Jane Ballot in writing
Today is Mum’s birthday. Today we all miss her so very much.
Today I went to the oncologist for a checkup.
To quote the doc, “You are very well and I am happy.”
Yay! Isn’t that just the thing you want to hear from your doctor?
When I go to the oncologist, I find that it is with quite a high degree of nervousness. Partly, I think this is to do with a slight sense of ‘what if’. Like today, although I mostly knew that this was only a checkup and that everything would be fine, there was still that slight sense of foreboding because there is always, I suppose, the smallest chance that the blood tests may have shown something, or that the doctor actually finds something to be concerned about. Also, though, the oncology centre just holds memories of the chemo and has connotations of discomfort.
Everything is on track, though, and I am doing well.
I find that my reaction to the doc is slightly ambivalent. Today, I was extremely chuffed to hear the expert say what I basically know, which is that I am doing well. There really is something about hearing it from the mouth of the expert! At the same time, though, although he told me that he considers me to be a normal person, I know that I am not normal – at least, that there are things still wrong with me, or, at least, things still affecting me as a result of the treatment for the cancer. The two main things are my tiredness and the discomfort under my arm. I almost desperately want the doc to acknowledge these and to give me some indication as to when everything might, finally, get better.
Which, of course, he can’t – beyond saying that everything is dependent on the individual and there are no norms, patterns or averages.
I find this all a bit frustrating.
Then, of course, there is the fact that what the examination reveals is that I have put on weight. This is to do with a lot of things, one of which is the medication I am on (and my age and stage of life). This, along with the tiredness etc, just makes me feel so damn resentful about this whole cancer thing.
I don’t think, “It’s not fair! Why me?” I haven’t felt like that through this whole thing, which is not a fatalistic kind of acceptance that these things happen, rather a practical way of looking at it: it happened to me and that is just how it is. I do, however, feel irritated that, because of some horribly insidious disease/condition that targeted me for some reason, there is so much fall out. Some of it is rather large and some is small, really, but means a lot to me.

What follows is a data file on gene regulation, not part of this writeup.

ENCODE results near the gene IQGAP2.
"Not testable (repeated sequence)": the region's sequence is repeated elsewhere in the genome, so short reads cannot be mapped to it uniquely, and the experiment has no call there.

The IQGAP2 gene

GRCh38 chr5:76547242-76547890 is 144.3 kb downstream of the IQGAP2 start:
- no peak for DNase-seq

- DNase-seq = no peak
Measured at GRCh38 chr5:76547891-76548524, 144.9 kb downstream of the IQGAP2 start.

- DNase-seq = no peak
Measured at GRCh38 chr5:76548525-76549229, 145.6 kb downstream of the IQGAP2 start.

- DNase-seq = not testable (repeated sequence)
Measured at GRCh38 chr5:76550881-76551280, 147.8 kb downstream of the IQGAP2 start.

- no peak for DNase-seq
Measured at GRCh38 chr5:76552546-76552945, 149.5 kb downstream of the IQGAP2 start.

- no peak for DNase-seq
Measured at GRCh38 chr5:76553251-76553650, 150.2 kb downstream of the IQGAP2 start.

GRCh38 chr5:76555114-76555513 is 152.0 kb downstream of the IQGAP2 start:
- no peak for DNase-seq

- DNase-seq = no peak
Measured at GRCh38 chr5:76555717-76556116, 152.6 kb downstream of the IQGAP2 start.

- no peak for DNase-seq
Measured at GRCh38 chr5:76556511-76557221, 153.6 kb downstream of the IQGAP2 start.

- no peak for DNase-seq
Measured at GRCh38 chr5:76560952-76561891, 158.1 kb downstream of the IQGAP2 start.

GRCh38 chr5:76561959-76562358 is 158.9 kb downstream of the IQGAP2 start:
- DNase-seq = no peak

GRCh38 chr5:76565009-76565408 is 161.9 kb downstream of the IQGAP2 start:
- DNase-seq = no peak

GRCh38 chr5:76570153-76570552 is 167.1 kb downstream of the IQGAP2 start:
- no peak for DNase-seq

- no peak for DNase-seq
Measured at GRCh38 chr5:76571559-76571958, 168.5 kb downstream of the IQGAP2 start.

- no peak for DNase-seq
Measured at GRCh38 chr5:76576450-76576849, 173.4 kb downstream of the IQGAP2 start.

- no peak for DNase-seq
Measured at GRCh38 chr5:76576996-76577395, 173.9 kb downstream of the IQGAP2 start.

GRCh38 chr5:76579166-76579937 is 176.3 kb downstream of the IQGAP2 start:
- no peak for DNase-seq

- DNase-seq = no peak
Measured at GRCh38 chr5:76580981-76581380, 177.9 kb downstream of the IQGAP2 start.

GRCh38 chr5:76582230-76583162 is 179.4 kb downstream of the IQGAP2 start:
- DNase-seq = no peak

On the other hand, though, resentment is such an unproductive emotion. I could get bogged down with it and, I suppose, that the situation actually it isn’t fair. There is so much about life that is not fair, though, and we have to take what we can and make things happen that will move us beyond where we find ourselves.
Okay, so I have been affected because of the cancer thing. I am still not completely normal. Some things take time, though, and I need to do what I can to make everything better, even if it takes that time and lots of patience (at which I am, of course, not so very good, but I am learning!).
Having a check up today and the reaction of others brought it home to me again that this cancer thing is not about one person, it cannot be. It is like a huge spider’s web that has the ‘patient’ at the centre, with outward spiralling groups of people all linked to the centre and to each other in different ways and to different degrees.
I am happy that I have been given the ‘rubber stamp’ by the oncologist again – so are the family, perhaps even more so 😉 And that is their role in all this, I think. It is never easy to watch someone you care about go through illness, or any kind of discomfort. The cancer thing is close to me, of course, but it also resonates with everyone around me. My progress is their progress. My ‘green light’ is theirs too.
Isn’t that how families work?